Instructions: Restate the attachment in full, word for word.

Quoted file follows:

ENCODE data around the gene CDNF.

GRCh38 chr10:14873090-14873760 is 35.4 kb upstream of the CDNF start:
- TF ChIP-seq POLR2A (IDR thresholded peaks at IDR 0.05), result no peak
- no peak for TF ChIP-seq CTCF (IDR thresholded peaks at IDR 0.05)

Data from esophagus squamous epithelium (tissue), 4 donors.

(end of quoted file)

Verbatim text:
ENCODE data around the gene CDNF.

GRCh38 chr10:14873090-14873760 is 35.4 kb upstream of the CDNF start:
- TF ChIP-seq POLR2A (IDR thresholded peaks at IDR 0.05), result no peak
- no peak for TF ChIP-seq CTCF (IDR thresholded peaks at IDR 0.05)

Data from esophagus squamous epithelium (tissue), 4 donors.